HIEGER v. HIEGER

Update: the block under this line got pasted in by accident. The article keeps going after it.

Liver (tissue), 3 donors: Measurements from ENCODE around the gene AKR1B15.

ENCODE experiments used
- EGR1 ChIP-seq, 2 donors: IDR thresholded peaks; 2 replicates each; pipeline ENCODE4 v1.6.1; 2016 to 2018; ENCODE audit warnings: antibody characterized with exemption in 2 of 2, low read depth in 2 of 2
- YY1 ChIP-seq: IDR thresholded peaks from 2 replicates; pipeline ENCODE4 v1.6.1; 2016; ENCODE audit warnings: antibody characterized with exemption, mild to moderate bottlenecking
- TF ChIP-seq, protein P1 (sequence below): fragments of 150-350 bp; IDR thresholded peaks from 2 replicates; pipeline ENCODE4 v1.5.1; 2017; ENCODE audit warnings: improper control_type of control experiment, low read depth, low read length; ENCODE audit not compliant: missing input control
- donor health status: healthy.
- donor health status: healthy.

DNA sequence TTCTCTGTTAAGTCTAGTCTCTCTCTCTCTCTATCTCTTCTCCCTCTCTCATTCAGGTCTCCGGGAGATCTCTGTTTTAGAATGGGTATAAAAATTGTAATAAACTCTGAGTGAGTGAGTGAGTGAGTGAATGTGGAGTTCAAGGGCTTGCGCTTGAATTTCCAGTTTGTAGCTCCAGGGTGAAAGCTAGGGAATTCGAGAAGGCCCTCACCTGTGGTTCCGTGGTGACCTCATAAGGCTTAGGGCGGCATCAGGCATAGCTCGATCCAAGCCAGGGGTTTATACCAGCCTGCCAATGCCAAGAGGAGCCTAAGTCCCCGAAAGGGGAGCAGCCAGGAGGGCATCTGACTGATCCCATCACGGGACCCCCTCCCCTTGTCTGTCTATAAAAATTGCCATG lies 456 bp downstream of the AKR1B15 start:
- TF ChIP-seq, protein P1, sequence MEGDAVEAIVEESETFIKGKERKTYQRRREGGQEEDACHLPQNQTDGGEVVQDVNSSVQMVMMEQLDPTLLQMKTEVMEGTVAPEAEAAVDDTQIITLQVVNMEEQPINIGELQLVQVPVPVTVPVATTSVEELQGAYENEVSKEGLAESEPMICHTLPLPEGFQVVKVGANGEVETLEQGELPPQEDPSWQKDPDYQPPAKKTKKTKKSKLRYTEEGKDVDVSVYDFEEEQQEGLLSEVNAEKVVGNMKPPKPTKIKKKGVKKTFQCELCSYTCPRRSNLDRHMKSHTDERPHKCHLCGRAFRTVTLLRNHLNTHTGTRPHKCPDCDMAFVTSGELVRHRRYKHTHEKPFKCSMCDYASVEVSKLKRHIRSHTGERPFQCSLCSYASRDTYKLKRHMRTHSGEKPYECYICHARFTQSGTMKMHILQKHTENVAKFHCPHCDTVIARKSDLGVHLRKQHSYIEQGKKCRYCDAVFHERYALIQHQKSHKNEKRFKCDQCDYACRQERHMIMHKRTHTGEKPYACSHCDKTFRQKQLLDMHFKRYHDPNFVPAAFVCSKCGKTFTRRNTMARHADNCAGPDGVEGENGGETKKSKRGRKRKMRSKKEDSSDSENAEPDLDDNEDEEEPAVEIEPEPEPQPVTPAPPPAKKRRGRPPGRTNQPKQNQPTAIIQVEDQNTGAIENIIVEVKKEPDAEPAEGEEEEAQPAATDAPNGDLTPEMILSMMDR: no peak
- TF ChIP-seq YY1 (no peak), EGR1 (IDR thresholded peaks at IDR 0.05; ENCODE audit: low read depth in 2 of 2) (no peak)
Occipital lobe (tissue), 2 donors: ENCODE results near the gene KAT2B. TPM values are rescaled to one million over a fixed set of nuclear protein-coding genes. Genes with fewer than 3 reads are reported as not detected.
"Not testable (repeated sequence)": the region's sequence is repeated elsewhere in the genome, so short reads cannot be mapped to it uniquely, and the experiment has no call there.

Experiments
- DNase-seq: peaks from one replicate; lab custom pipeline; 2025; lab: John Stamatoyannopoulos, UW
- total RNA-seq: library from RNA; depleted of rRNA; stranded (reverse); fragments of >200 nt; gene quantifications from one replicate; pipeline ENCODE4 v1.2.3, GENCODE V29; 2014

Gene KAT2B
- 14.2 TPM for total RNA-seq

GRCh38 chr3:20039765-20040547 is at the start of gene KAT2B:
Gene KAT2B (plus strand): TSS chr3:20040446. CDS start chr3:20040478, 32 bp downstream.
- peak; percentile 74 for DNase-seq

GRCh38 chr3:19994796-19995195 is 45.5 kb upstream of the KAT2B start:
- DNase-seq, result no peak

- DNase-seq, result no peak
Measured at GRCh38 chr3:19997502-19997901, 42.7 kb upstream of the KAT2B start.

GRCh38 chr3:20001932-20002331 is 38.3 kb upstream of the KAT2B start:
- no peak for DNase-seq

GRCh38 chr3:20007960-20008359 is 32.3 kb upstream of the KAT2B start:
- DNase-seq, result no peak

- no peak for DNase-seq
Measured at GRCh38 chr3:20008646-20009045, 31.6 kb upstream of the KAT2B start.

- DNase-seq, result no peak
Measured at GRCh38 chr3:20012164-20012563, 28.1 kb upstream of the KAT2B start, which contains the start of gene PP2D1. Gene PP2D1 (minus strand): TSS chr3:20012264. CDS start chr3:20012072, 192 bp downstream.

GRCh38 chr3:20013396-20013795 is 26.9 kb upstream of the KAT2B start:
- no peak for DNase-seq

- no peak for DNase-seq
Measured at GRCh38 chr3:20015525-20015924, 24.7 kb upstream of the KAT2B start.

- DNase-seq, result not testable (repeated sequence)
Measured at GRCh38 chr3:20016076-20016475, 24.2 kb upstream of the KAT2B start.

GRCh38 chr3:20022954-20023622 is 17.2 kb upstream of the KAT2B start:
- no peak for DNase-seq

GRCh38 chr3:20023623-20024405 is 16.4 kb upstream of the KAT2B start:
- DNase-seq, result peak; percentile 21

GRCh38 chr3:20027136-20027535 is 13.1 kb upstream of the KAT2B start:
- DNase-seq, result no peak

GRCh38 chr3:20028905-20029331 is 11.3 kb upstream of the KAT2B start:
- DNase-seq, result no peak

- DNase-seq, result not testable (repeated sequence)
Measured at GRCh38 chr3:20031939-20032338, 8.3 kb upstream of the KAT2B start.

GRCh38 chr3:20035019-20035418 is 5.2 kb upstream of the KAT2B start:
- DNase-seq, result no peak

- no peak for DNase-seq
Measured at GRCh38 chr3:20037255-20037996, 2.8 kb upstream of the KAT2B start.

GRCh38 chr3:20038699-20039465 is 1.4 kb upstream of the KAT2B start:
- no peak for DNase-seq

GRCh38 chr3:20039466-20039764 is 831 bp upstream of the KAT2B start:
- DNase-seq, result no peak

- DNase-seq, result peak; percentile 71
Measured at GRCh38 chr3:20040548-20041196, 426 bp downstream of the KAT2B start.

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NOTICE: NOT FOR OFFICIAL PUBLICATION. UNDER ARIZONA RULE OF THE SUPREME COURT 111(c), THIS DECISION IS NOT PRECEDENTIAL AND MAY BE CITED ONLY AS AUTHORIZED BY RULE. IN THE ARIZONA COURT OF APPEALS DIVISION ONE In re the Matter of: CARMEN LYNN HIEGER, Petitioner/Appellant, v. BRIAN MATTHEW HIEGER, Respondent/Appellee. No. 1 CA-CV 17-0753 FC FILED 8-30-2018 Appeal from the Superior Court in Maricopa County No. FC2011-004930 The Honorable Stephen M. Hopkins, Judge AFFIRMED COUNSEL Stewart Law Group, Chandler By Dianne Nicole Sullivan Counsel for Petitioner/Appellant Brian Matthew Hieger, Gilbert Respondent/Appellee HIEGER v. HIEGER Decision of the Court MEMORANDUM DECISION Judge Kent E. Cattani delivered the decision of the Court, in which Presiding Judge Samuel A. Thumma and Judge Maria Elena Cruz joined. C A T T A N I, Judge: ¶1 Carmen Blevins (“Mother”) appeals from the superior court’s denial of her motion to modify parenting time and legal decision-making, its determination of her gross income for purposes of child support, and its award of attorney’s fees to Brian Hieger (“Father”). For reasons that follow, we affirm. FACTS AND PROCEDURAL BACKGROUND ¶2 Mother and Father’s 2012 divorce decree specified joint legal decision-making and equal parenting time of their minor children, F.H., C.H., and J.H. In 2014, Father petitioned to modify legal decision-making and parenting time, arguing Mother’s alleged inadequate supervision, parental alienation, and refusal to follow court orders were a change of circumstances justifying modification of the parenting plan. On Father’s motion, the superior court appointed a behavioral health professional to conduct a comprehensive family evaluation (“CFE”) to assist in considering Father’s request to modify legal decision-making and parenting time. Ultimately, the superior court concluded that a sufficient and material change of circumstances justified modifying the parenting plan, but the court nevertheless determined that joint legal decision-making was still in the children’s best interests. The court determined that equal parenting time was still best for J.H., and the parties agreed that C.H. would reside with Father.1 ¶3 In 2017, while in Father’s care, J.H. left Father’s house, was later found at Mother’s house, and refused to return to Father’s house. Mother allowed J.H. to stay at her house and refused to assist Father in exercising his parenting time. Father then filed a petition to enforce parenting time, and in response, Mother filed a petition for modification of legal decision-making, parenting time, and child support. Mother also 1 F.H. turned 18 before Father’s petition for modification was filed. 2 HIEGER v. HIEGER Decision of the Court petitioned the court to interview J.H. “pursuant to A.R.S. § 25-403(A)(4)” before ruling. The court declined to do so. ¶4 Mother renewed her request for the court to interview J.H. at the evidentiary hearing, asserting that it was required under § 25-403(A)(4). The court again denied Mother’s request to interview J.H., reasoning that 14-year-old J.H. was not of suitable age. Ultimately, the court denied Mother’s petition to modify parenting time and legal decision-making, finding that a modification was not in J.H.’s best interests. The court modified child support, finding that Mother had $9,000 of additional monthly income from a rental property that she had failed to report, and awarded Father his reasonable attorney’s fees and costs. The court deferred determination of the amount of attorney’s fees to be awarded pending submission of appropriate documentation. ¶5 The court certified its minute entry as a final, appealable order under Arizona Rule of Family Law Procedure 81 even though the court had not yet determined the amount of Father’s attorney’s fees. Mother timely filed her notice of appeal before the court determined the amount of Father’s attorney’s fees. She did not file a subsequent notice of appeal. Accordingly, we have jurisdiction to consider the merits of the issues resolved in the minute entry, including the denial of Mother’s petition to modify, see A.R.S. § 12-2101(A)(2), but we lack jurisdiction to consider the award of Father’s attorney’s fees because the notice of appeal as to attorney’s fees was premature. See Craig v. Craig, 227 Ariz. 105, 107, ¶ 13 (2011). DISCUSSION I. Alleged Failure to Consider Child’s Wishes. ¶6 According to Mother, the superior court erred by not considering the wishes of J.H. when it determined legal decision-making and parenting time. We review determinations of legal decision-making and parenting time for an abuse of discretion. Nicaise v. Sundaram, 244 Ariz. 272, 278, ¶ 16 (App. 2018). ¶7 Determinations of legal decision-making and parenting time must be made “in accordance with the best interests of the child.” A.R.S. § 25-403(A). To determine the best interests of the child, the court must consider all relevant factors, including “the wishes of the child” if the child is “of suitable age and maturity.” A.R.S. § 25-403(A)(4). 3 HIEGER v. HIEGER Decision of the Court ¶8 Here, Mother has not shown that the superior court failed to consider J.H.’s wishes. The CFE noted that Mother inappropriately involved the children in the case by presenting them with adult information related to the dispute. Mother also engaged in alienating behavior, allowing the children to refer to Father as “Brian” and fostering an environment that caused the children to gain favor by making negative comments about Father. The CFE further noted a concern that Mother was coaching J.H. Moreover, the court was free to consider the fact that Mother provided a much less structured environment than Father, which may have tainted J.H.’s wishes. Accordingly, the court did not abuse its discretion by declining to modify parenting time notwithstanding uncontested evidence that J.H. wanted to live with Mother. ¶9 To the extent Mother argues that the superior court erred by refusing to interview J.H., again she has shown no error. Although the superior court may interview a child that is the subject of a legal decisionmaking or parenting time dispute, see Ariz. R. Fam. Law P. 12(A), such an interview is not required under A.R.S. § 25-403(A)(4). Accordingly, the superior court did not err by declining to interview J.H. II. Best Interests. ¶10 Mother next argues that the superior court erred by finding that a modification of parenting time was not in J.H.’s best interests. Mother asserts that the strained relationship between Father and J.H. demonstrates both a change in circumstances and that modification of parenting time is in J.H.’s best interests. However, Father and J.H.’s strained relationship was not disputed, and Mother’s argument essentially asks us to reweigh the evidence on appeal, which we will not do. See Hurd v. Hurd, 223 Ariz. 48, 52, ¶ 16 (App. 2009). Accordingly, the superior court did not abuse its discretion by finding that modification of parenting time was not in J.H.’s best interests. III. Mother’s Income. ¶11 Mother finally argues that the superior court erred when it determined her gross monthly income because it did not deduct expenses from her rental income. We review for an abuse of discretion the superior court’s determination of gross income for child support purposes. See Milinovich v. Womack, 236 Ariz. 612, 615, ¶ 7 (App. 2015). ¶12 Under § 5(C) of the Arizona Child Support Guidelines (“Guidelines”), A.R.S. § 25-320 app., gross income includes “gross receipts [from rental income] minus ordinary and necessary expenses required to 4 HIEGER v. HIEGER Decision of the Court produce income.” Here, Mother owned rental property with an annual lease agreement for $108,000. Although Mother claimed certain expenses associated with the rental property—mortgage, inheritance tax, attorney’s fees, and property taxes—she did not provide documentation substantiating those expenses. Thus, the superior court’s determination of her income was a credibility determination, to which we defer. See In re Marriage of Foster, 240 Ariz. 99, 101, ¶ 5 (App. 2016). Moreover, Mother initially failed to disclose her rental income, then denied the existence of a written lease agreement, and then—even after being confronted with the written lease—claimed that the lease was inaccurate and had been created only to receive a loan. Accordingly, the superior court did not err when it calculated Mother’s monthly income. CONCLUSION ¶13 For the forgoing reasons, we affirm. After considering the relevant factors under A.R.S. § 25-324, we deny Mother’s request for an award of attorney’s fees on appeal; because she is not the prevailing party, we also deny her request for costs on appeal. As the prevailing party, Father is entitled to his costs on appeal upon compliance with ARCAP 21. AMY M. WOOD • Clerk of the Court FILED: AA 5